The Umbrella plant likes indirect, bright light, and it should be rotated on a semi-regular basis so all of its sides get some of that shine. Unfortunately, this plant may not achieve the best growth in very dark environments, so keep that in mind if you don’t have access to a window at your office.
10. Weeping Fig
The Weeping fig grows to incredible heights outdoors, but indoors, they can reach a respectable six feet easily. Also known as Ficus benjamina, it can sometimes even become too big for its indoor environment, requiring regular pruning to keep in check. Although it’s been found to be great at cleaning indoor air, people suffering with allergies should think twice before placing this beauty indoors.
The Weeping fig is quite popular as an indoor houseplant. It prefers bright, indirect light, but it’s able to thrive in the shade. In fact, if moved away from sunlight, it will drop its current leaves and regrow them to replace them with more adaptable foliage.
11. Ponytail Palm
The Ponytail palm, also known by the names Elephant’s foot and Beaucarnea recurvata, is a great low-maintenance plant for an office environment. They like indirect bright light and can do well in partially shady environments. They’ll adapt pretty well to a low-light office as well.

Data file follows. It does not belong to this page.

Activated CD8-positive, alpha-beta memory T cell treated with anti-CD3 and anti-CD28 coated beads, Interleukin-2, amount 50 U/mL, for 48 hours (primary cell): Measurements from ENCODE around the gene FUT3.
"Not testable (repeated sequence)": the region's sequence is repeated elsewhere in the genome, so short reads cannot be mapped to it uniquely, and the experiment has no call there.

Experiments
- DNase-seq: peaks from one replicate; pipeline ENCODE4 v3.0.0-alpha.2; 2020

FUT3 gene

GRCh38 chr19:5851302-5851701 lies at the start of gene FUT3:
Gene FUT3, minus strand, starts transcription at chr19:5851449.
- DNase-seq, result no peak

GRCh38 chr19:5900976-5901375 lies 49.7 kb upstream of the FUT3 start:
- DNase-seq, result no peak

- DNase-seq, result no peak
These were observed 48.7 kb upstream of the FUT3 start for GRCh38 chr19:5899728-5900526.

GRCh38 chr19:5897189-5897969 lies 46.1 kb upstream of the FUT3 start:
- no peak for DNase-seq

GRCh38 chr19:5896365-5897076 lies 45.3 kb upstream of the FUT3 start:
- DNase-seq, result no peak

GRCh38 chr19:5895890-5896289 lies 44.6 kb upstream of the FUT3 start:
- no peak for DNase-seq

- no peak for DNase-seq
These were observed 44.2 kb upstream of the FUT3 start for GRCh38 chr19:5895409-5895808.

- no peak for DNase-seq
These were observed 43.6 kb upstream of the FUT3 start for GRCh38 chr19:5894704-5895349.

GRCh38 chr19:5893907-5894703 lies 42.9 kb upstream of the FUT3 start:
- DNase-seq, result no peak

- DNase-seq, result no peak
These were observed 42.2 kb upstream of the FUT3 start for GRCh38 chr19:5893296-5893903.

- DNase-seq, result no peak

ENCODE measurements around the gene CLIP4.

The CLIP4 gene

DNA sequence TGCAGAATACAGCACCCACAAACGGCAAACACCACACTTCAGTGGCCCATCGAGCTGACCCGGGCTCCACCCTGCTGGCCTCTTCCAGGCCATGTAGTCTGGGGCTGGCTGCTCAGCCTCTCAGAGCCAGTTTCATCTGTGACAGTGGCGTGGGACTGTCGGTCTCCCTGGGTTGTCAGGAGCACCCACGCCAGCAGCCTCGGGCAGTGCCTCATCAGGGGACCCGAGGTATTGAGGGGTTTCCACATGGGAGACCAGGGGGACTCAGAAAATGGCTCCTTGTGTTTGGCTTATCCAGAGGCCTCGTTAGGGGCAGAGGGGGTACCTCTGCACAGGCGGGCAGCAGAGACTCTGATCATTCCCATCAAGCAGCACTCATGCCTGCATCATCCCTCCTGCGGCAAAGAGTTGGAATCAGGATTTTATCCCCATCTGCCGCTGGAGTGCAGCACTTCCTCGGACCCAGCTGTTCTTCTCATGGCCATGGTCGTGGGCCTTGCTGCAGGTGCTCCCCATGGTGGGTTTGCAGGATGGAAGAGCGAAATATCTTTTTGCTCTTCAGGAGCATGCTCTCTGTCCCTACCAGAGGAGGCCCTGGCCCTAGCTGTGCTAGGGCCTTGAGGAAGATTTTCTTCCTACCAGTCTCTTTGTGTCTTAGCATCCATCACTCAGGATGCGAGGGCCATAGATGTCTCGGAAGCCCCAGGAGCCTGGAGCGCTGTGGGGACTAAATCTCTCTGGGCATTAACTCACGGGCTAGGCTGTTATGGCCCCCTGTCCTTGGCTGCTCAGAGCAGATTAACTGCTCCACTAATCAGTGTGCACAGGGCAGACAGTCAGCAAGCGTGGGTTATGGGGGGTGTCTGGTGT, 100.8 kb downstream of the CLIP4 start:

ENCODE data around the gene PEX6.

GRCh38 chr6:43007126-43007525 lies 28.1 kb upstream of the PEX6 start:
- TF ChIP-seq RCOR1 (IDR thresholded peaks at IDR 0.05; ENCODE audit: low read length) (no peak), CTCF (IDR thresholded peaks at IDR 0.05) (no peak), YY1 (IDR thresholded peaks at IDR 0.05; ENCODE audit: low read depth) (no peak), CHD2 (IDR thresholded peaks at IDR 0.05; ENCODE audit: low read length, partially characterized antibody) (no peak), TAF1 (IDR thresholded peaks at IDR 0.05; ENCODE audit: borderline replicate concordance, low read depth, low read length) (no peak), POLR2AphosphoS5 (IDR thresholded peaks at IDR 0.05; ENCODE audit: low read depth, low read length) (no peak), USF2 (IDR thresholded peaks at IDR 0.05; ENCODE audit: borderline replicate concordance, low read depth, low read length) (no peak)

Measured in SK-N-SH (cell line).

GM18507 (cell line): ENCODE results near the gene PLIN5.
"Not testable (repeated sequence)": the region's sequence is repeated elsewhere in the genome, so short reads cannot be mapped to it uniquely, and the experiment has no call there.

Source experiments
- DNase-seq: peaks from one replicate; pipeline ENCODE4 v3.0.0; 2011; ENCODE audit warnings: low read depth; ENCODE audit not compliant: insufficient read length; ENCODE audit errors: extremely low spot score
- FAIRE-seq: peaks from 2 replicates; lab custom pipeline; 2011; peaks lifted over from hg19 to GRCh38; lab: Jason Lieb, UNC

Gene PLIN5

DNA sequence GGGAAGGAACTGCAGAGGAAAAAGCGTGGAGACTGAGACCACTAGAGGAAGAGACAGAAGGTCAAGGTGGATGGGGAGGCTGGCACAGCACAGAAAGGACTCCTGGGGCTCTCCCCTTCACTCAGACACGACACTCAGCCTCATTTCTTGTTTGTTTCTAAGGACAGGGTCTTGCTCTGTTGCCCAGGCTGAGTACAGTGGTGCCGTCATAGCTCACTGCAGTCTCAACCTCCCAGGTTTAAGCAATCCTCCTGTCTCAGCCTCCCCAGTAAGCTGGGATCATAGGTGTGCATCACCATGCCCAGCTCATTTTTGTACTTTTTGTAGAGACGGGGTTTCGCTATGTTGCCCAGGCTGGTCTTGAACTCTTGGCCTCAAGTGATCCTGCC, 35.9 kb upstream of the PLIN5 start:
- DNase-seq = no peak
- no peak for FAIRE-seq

Ponytail palms do not grow quickly, but they do grow very tall and can reach heights of 30 feet if you’re patient enough. Even indoors, without enough light, they can hit 4 feet at a fairly impressive rate. They don’t require much water and survive even when neglected, so they’re great for those who don’t go to their office that often.
12. Kentia Palm
Yet another palm on this list, the Howea forsteriana is surprisingly hardy. It’s a popular office plant because it thrives on low light (or indirect light). Its upright appearance with arched leaves makes for an elegant appearance that you’d most commonly see in bright environments. This makes its indoor compatibility all the more impressive.
This low-maintenance plant is ideal for dark corners and doesn’t need much care. It even grows pretty quickly and can reach 10 feet in height. Bright, indirect sunlight will allow it to grow even faster if you have access to it
As the sun sets, Calathea leaves begin to slowly move until they point upward, curling into a prayer-like position. Why does this happen?
Carnivorous plants get a lot of their nutrition from the prey they consume. So with that in mind, do they still need sunlight to photosynthesise and survive?